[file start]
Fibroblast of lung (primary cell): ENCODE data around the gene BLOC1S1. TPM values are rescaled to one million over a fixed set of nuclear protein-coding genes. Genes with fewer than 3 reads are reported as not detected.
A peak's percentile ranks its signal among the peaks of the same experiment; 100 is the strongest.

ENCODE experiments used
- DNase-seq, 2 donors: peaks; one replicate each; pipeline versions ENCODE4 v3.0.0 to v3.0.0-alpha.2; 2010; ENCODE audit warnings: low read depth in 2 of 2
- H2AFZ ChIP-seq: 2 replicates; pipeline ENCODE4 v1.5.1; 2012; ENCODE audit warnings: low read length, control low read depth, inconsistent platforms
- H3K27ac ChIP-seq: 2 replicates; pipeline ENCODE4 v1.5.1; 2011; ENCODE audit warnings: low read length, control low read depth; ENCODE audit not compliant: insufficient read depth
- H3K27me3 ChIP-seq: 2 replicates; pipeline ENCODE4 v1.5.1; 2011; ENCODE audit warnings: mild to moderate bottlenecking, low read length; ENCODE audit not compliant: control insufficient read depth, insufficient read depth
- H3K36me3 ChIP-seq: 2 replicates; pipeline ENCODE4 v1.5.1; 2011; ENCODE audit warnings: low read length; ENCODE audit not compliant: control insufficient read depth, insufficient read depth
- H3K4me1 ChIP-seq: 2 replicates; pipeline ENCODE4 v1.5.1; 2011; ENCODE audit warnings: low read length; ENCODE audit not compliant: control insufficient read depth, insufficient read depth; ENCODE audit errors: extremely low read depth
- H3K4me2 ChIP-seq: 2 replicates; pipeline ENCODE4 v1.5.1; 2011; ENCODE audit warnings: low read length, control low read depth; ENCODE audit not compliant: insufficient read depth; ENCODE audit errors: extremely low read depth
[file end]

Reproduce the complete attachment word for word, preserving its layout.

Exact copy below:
Fibroblast of lung (primary cell): ENCODE data around the gene BLOC1S1. TPM values are rescaled to one million over a fixed set of nuclear protein-coding genes. Genes with fewer than 3 reads are reported as not detected.
A peak's percentile ranks its signal among the peaks of the same experiment; 100 is the strongest.

ENCODE experiments used
- DNase-seq, 2 donors: peaks; one replicate each; pipeline versions ENCODE4 v3.0.0 to v3.0.0-alpha.2; 2010; ENCODE audit warnings: low read depth in 2 of 2
- H2AFZ ChIP-seq: 2 replicates; pipeline ENCODE4 v1.5.1; 2012; ENCODE audit warnings: low read length, control low read depth, inconsistent platforms
- H3K27ac ChIP-seq: 2 replicates; pipeline ENCODE4 v1.5.1; 2011; ENCODE audit warnings: low read length, control low read depth; ENCODE audit not compliant: insufficient read depth
- H3K27me3 ChIP-seq: 2 replicates; pipeline ENCODE4 v1.5.1; 2011; ENCODE audit warnings: mild to moderate bottlenecking, low read length; ENCODE audit not compliant: control insufficient read depth, insufficient read depth
- H3K36me3 ChIP-seq: 2 replicates; pipeline ENCODE4 v1.5.1; 2011; ENCODE audit warnings: low read length; ENCODE audit not compliant: control insufficient read depth, insufficient read depth
- H3K4me1 ChIP-seq: 2 replicates; pipeline ENCODE4 v1.5.1; 2011; ENCODE audit warnings: low read length; ENCODE audit not compliant: control insufficient read depth, insufficient read depth; ENCODE audit errors: extremely low read depth
- H3K4me2 ChIP-seq: 2 replicates; pipeline ENCODE4 v1.5.1; 2011; ENCODE audit warnings: low read length, control low read depth; ENCODE audit not compliant: insufficient read depth; ENCODE audit errors: extremely low read depth